Super User is a question and answer site for computer enthusiasts and power users. Join them; it only takes a minute:

Sign up
Here's how it works:
  1. Anybody can ask a question
  2. Anybody can answer
  3. The best answers are voted up and rise to the top

Is it possible from the Windows command line to both:

  • Start the default web browser
  • and have it query the default search engine within that browser

The command would work correctly in this type of scenario:

  • Firefox the default browser and Wikipedia the default search engine
  • IE the default browser and Google the default search engine
  • etc...

A reasonable alternative if such a command does not exist would be to retrieve this information from the registry (or wherever it is stored).

Is this possible and how?

share|improve this question
I'm not an expert but this sounds like it shouldn't been too hard to accomplish with PowerShell... but with the command line, I'm not sure. – Travis Aug 26 '09 at 14:43
T Pops: Even with Powershell my answer applies and it's still not pretty. It involves fairly much guessing, knowledge about different browsers, &c. – Joey Aug 26 '09 at 21:46
up vote 4 down vote accepted

I'm afraid this is not possible. Starting a specified URL with the default browser is easy enough using

start http://some/url

Querying the default search engine, however, is not that easy since different browsers tend to store it in vastly different locations if anywhere accessible at all. Internet Explorer for example stores its search engines in

HKEY_CURRENT_USER\Software\Microsoft\Internet Explorer\SearchScopes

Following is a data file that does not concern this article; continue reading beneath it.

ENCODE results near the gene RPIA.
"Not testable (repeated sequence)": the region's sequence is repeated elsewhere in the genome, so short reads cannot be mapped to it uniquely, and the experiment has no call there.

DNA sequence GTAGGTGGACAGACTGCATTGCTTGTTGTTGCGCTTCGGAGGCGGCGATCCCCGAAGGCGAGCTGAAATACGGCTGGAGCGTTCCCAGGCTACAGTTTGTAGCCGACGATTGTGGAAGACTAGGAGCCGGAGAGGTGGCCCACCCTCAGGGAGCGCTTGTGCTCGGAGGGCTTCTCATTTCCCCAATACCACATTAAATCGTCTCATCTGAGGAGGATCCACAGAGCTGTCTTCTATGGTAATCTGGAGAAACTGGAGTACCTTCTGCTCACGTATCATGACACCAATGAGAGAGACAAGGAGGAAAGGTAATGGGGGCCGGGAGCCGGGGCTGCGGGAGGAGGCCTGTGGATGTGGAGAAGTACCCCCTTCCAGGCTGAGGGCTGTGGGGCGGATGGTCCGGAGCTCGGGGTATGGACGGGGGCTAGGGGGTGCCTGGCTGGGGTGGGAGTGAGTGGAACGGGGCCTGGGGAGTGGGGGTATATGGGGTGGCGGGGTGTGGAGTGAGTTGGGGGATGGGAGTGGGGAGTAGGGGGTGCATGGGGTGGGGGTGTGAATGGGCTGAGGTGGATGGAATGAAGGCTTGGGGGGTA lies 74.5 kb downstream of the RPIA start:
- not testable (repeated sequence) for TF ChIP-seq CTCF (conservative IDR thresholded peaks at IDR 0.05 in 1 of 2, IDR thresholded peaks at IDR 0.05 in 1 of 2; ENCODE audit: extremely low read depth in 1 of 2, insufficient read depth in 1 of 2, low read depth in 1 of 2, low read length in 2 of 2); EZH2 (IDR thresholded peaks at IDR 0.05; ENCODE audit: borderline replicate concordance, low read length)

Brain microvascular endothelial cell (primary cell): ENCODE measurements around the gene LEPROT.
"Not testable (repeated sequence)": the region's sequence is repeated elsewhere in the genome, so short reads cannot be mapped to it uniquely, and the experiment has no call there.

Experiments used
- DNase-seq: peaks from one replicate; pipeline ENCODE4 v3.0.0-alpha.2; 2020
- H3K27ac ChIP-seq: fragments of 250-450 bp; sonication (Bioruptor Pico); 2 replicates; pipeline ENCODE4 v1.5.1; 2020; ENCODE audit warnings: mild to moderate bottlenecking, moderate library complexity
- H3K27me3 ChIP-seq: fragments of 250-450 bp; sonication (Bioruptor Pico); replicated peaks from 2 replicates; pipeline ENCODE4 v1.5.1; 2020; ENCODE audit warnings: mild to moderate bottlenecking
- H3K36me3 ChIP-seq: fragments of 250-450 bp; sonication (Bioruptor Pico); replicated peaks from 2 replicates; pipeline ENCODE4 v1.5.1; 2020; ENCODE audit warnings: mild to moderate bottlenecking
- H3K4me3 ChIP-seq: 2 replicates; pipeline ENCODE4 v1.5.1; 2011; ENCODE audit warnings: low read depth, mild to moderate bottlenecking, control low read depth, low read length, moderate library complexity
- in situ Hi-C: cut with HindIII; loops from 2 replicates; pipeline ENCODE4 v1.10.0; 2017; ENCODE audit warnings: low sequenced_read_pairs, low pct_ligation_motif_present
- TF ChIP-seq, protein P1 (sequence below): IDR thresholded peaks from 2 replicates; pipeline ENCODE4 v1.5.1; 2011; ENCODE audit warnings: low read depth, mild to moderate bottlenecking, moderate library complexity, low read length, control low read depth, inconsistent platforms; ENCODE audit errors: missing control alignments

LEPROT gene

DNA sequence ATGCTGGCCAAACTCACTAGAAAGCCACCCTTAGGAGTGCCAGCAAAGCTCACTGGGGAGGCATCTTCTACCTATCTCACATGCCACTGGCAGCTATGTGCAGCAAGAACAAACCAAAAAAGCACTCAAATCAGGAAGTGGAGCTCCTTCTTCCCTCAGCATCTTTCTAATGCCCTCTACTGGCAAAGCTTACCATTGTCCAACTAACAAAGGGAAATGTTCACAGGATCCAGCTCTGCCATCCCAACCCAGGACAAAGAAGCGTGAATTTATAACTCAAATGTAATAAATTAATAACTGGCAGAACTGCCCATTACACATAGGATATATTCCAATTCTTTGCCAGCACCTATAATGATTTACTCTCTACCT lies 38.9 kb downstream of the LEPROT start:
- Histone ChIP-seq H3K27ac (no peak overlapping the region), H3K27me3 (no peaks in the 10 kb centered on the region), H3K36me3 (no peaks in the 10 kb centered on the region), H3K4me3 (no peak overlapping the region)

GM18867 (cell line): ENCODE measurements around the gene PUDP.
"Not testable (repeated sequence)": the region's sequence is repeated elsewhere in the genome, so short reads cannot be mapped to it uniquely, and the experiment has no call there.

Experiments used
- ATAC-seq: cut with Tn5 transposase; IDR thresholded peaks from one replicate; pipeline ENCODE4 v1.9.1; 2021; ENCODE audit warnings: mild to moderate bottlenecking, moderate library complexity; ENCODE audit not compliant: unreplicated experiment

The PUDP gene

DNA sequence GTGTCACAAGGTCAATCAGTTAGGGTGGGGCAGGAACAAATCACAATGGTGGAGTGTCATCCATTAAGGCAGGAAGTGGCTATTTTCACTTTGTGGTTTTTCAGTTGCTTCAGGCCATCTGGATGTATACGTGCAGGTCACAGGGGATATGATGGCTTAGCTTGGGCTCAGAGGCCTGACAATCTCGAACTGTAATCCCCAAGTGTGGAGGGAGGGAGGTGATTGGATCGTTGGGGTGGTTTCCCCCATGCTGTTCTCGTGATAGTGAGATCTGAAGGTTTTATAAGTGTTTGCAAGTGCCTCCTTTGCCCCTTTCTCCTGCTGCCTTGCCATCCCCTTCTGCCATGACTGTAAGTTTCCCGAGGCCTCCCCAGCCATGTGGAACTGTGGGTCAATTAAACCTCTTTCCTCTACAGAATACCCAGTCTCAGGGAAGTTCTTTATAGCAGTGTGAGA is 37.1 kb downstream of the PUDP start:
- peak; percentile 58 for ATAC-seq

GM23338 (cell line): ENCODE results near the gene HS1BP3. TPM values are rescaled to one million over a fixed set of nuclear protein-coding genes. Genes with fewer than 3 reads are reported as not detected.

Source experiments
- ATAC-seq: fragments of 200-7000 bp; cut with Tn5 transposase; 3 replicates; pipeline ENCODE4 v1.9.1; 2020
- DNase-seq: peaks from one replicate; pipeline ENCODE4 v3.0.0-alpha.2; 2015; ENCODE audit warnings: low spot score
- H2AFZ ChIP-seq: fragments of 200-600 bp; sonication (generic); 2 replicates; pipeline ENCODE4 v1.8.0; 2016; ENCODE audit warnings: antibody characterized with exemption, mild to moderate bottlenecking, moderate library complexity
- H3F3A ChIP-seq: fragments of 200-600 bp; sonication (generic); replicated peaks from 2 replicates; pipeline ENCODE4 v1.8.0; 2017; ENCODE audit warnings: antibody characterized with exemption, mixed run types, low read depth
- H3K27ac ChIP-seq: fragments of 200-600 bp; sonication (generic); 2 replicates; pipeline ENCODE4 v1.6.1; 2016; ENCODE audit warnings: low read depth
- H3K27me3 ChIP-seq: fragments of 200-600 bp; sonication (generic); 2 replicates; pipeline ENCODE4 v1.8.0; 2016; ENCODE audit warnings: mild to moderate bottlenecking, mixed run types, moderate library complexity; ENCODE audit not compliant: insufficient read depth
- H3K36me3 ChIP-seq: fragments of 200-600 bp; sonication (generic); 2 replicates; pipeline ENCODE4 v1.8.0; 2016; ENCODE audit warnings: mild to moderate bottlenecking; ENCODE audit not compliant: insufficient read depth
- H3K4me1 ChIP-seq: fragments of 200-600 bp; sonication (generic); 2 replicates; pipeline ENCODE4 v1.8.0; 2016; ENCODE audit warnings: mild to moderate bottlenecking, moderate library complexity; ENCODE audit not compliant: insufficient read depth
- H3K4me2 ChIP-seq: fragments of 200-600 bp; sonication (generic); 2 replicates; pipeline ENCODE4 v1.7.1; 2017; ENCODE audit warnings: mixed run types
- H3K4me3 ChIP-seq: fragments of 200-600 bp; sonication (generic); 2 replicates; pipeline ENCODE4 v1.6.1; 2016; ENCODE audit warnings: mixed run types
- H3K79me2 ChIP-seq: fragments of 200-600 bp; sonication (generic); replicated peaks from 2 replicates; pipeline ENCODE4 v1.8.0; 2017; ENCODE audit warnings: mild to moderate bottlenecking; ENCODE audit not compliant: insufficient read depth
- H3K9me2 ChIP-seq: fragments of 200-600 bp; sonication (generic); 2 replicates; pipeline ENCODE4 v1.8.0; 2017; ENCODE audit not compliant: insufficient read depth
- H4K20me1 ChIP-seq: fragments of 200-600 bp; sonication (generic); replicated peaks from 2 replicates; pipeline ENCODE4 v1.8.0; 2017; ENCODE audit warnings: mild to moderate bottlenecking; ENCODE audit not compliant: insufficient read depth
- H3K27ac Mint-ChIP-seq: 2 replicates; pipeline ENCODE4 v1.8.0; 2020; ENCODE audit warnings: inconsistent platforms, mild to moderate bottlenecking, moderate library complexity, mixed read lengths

but Firefox and others probably store it in different locations (I mean, a single unified location for settings common to all browsers would be convenient for users but developers would hate it, especially if that would be a single unified location dictated by Microsoft).

You might try different code paths to determine the default search engine depending on the default browser. But the default browser is also only loosely specified and could be obtained by looking which program is associated with the HTTP protocol handler.

But that borders dangerously close to guessing, with ginormous amounts of work on the other side of the cliff. So in general I'd say it's nearly impossible unless you pur more work into it that you likely want.

ETA: Some browsers, such as Firefox allow for searching directly from the command line, using the default search engine:

firefox.exe -search keyword


opera.exe ? keyword

But this still leaves you with the problem of figuring out the default browser and determining the appropriate arguments from that.

share|improve this answer
If you use your firefox/opera method it should work with their default search engine – Ivo Flipse Aug 26 '09 at 17:55

I'm pretty sure Launchy can do that

It's not exactly a command line, but it's close enough.

It is a line where you type commands, but it's just not a shell.

share|improve this answer

You must log in to answer this question.

Not the answer you're looking for? Browse other questions tagged .